Subscribe to my newsletter
Yarnworks Facebook Yarnworker Instagram Yarnworker Pinterest Yarnworker Ravelry Yarnworker YouTube Yarnworker YouTube

Geeking Out: Increasing the Capacity of your Cloth Beam

I often get asked, “How much warp can I pack on the beam of my loom?” The limiting factor is often how much woven cloth can you fit on your cloth beam, since the woven cloth is twice as bulky as the warp. Eventually, the woven cloth will press up against the warp and you won’t be able to get a clean shed.We just wrapped up—pun intended—another weave-along, tackling the Hudson Bay Inspired Throw from Handwoven Home. It was our second doubleweave weave-along, this time tackling a larger, wider, and bulkier piece.

I often get asked, “How much warp can I pack on my beam?” I included my answer to this age-old question on page 149 of Handwoven Home. In summary, it depends on the size of your yarn, your packing material, and your loom. The limiting factor is often not how much you can get on your warp beam, but how much woven cloth can you fit on your cloth beam, since the woven cloth is twice as bulky as the warp. Eventually, the woven cloth will press up against the warp and you won’t be able to get a clean shed. (Keep in mind that looms with front and back beams can hold more warp comfortably on their warp and cloth beams.)

You cannot imagine my glee, when during the weave-along I learned a new trick that can increase the capacity of any loom’s front beam. The issue came up when Barb Hoskins, a dedicated weave-alonger, feared she would run out of room on the front beam of her Ashford Knitters Loom before she finished her throw. Ann Michell, another long-time weave-along participant who was weaving along virtually, offered up a blog post from the Curious Weaver, a Saori weaver in Australia. Ann had tucked away the tip for a rainy day. In the post, Kaz, the Curious Weaver, showed a trick she had learned to increase the capacity of her front beam.

I immediately hopped up from my desk and ran to the loom to see if I could adapt this method to the rigid-heddle loom. It worked like a charm! The key is allowing your warp to drape behind the apron rod and in front of the cloth beam. To do this, you have to slip off your middle apron cords and leave the outer ones in place. My loom has removable apron cords, so the procedure was relatively easy. Barb’s loom has fixed cords, so she further adapted the technique, and re-tied her fabric to a new rod and lashed it to her apron rod. For other folks with the Knitters Loom, you can also snip the fixed cords and buy new ones.

Then it is a matter of cranking the beam forward a few times as you normally would and the fabric miraculously catches and winds onto the beam. [Edit: by popular demand I’m adding a short little video I took of winding on. I personally didn’t really get it, until I tried the technique for myself.]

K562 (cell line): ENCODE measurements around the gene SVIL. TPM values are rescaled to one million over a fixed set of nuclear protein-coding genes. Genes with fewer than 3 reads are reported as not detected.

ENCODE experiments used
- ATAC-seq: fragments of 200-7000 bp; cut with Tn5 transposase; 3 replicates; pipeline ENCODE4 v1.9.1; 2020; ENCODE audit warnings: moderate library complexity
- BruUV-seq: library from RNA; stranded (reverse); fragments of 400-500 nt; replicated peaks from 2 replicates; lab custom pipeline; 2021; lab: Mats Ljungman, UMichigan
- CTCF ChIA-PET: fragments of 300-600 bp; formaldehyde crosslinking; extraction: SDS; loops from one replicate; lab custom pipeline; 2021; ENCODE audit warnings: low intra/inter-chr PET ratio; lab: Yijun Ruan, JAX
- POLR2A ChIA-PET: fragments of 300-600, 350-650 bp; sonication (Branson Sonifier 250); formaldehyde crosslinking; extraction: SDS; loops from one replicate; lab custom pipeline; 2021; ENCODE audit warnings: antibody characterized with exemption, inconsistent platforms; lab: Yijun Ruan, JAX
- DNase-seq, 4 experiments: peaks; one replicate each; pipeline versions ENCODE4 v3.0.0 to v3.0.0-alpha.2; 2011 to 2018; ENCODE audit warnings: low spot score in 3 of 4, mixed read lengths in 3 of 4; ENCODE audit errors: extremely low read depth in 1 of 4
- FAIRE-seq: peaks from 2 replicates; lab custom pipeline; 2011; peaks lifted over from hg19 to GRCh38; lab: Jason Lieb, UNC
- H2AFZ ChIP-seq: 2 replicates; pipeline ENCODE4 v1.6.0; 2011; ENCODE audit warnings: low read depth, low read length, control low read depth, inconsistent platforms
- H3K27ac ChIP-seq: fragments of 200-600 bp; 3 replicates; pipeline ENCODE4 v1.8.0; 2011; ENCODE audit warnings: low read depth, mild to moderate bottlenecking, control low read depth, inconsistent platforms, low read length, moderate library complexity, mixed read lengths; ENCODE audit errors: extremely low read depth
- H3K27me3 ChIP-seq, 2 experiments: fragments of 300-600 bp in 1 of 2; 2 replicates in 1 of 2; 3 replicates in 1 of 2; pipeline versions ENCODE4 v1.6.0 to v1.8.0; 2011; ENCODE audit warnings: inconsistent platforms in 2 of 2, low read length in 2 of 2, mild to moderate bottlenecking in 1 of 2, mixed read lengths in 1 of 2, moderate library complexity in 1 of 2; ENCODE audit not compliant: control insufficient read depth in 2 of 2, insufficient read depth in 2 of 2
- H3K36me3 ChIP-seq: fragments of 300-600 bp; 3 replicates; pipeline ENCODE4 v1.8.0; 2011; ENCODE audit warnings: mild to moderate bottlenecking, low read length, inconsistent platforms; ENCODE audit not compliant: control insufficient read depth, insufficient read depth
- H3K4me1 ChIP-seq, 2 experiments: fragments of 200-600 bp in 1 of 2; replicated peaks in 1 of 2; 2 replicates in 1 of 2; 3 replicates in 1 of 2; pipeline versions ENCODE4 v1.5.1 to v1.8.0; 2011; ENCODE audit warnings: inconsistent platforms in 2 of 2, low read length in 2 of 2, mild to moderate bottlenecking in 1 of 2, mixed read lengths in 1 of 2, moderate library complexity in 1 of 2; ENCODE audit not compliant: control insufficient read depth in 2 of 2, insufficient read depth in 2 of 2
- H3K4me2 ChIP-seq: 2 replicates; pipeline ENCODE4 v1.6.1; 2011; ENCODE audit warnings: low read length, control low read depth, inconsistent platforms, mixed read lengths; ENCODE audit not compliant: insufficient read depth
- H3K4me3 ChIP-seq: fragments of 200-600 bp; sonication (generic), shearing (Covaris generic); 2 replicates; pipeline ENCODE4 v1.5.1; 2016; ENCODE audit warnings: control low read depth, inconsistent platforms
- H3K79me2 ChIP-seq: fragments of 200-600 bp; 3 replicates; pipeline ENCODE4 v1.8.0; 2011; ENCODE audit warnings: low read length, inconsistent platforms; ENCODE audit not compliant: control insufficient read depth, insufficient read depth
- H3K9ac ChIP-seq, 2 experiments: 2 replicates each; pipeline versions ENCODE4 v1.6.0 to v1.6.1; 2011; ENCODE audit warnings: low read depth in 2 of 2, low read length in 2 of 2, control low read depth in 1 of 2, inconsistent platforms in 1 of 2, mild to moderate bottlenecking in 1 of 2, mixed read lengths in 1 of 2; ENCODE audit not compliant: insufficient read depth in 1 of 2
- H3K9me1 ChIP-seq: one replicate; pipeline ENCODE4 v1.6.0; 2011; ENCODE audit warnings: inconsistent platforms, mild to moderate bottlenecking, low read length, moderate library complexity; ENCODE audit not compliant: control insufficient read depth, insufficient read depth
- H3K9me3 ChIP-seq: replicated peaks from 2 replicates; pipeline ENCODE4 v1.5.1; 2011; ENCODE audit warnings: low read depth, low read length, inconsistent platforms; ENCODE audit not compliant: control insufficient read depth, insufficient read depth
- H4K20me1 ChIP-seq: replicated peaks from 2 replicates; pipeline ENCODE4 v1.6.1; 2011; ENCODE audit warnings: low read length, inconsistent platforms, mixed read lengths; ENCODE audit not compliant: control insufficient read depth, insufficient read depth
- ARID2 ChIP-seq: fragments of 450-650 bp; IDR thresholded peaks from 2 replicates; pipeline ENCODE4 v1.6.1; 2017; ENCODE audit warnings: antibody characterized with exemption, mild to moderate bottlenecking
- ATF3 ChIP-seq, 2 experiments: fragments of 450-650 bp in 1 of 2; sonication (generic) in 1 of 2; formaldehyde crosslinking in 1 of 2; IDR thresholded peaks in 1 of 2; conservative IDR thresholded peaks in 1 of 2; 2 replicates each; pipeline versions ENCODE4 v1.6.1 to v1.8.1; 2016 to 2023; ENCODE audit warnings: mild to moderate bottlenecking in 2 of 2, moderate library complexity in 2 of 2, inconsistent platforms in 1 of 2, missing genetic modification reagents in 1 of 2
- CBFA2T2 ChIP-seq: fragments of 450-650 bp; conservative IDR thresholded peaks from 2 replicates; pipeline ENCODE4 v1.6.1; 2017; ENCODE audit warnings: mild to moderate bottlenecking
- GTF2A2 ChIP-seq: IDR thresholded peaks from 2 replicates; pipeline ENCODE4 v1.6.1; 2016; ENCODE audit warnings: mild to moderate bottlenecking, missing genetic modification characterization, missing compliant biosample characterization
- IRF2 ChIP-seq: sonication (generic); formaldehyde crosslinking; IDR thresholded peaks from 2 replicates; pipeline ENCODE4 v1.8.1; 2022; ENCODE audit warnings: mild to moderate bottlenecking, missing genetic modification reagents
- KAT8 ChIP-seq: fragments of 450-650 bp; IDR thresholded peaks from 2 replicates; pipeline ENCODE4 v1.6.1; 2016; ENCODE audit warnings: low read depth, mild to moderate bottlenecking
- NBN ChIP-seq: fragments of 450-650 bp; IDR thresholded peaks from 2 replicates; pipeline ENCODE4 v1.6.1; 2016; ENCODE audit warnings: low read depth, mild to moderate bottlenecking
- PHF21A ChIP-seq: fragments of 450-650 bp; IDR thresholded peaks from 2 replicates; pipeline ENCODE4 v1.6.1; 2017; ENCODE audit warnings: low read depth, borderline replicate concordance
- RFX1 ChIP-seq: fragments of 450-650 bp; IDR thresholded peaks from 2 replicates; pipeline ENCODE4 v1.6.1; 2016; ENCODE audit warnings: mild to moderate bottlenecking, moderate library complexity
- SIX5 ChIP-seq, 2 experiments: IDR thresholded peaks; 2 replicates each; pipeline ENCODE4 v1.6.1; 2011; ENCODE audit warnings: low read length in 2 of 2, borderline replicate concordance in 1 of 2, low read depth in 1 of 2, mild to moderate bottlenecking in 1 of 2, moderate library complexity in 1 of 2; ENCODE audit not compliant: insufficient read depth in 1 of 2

Although this step wasn’t necessary for me to take, I decided to continue weaving with my beam packed this way to see if there were any issues as the fabric grew. I found that using new packing paper was necessary to keep a nice fell line, but other than that, I haven’t had any issues. Barb was also able to weave off her throw with no further issues.

This is what I love about the weave-alongs, I learn so much. Sometimes it is a better way to explain things or gain a better understanding where weavers get tripped up in the weaving process and how to help them, and sometimes it is an entirely new-to-me technique.

Thanks to everyone who wove along. I love seeing your finished throws. I’m gearing up for a new weave-along in late May/early June. Stay tuned for details.

Heddles Up!


P.S. Since I wrote this post, I found a simpler way to work this maneuver. You can read about it here.

9 thoughts on “Geeking Out: Increasing the Capacity of your Cloth Beam”

    • If I understand your question, it is how do you tension the warp after reconfiguring it in this way? Once you have reconfigured your weaving with it hanging between the rod and the beam, you crank the beam forward as if to roll up the warp as you normally would. The fabric catches after a few rotations leaving that little bit hanging out giving you more room on the beam. It may be one of those things you have to do to get, but it works like a charm.

  1. LOVE learning this!
    I agree with learning how to explain something in a different way. I teach knitting (free to ICU nurses) and teach them the way they learn. I am a visual learner. All the words in the world do not help me unless there is a picture or video to go along.
    Thank you for being a great teacher!
    PS: Lois, from Bountifulspinweave, thinks you are very good, too.

    • Anyone who is a teacher gets the great satisfaction of meeting students where they are and having them push you out of where you are.

      Lois and I go way back, tell her hi from me.

  2. I’d have to try this to be able to see how it works as I’m not blessed with the vision thing to picture it from these photos! I have a Kromski Fiddle and it has a single cord that runs through holes in the apron rod (I can’t find any pictures online but you probably know what I mean) so I’d have to replace them I guess if I ever wanted to weave something that large on the little loom.

    • You are in luck. I took a short video of cranking the front beam until the cloth caught and tension was added, while I was working on the project. I added it to the blog post.

Comments are closed.

Liz Gipson Widgets
terms to know